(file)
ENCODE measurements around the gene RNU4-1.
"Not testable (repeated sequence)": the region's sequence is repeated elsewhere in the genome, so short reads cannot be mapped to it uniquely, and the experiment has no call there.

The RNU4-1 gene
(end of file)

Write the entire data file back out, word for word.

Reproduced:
ENCODE measurements around the gene RNU4-1.
"Not testable (repeated sequence)": the region's sequence is repeated elsewhere in the genome, so short reads cannot be mapped to it uniquely, and the experiment has no call there.

The RNU4-1 gene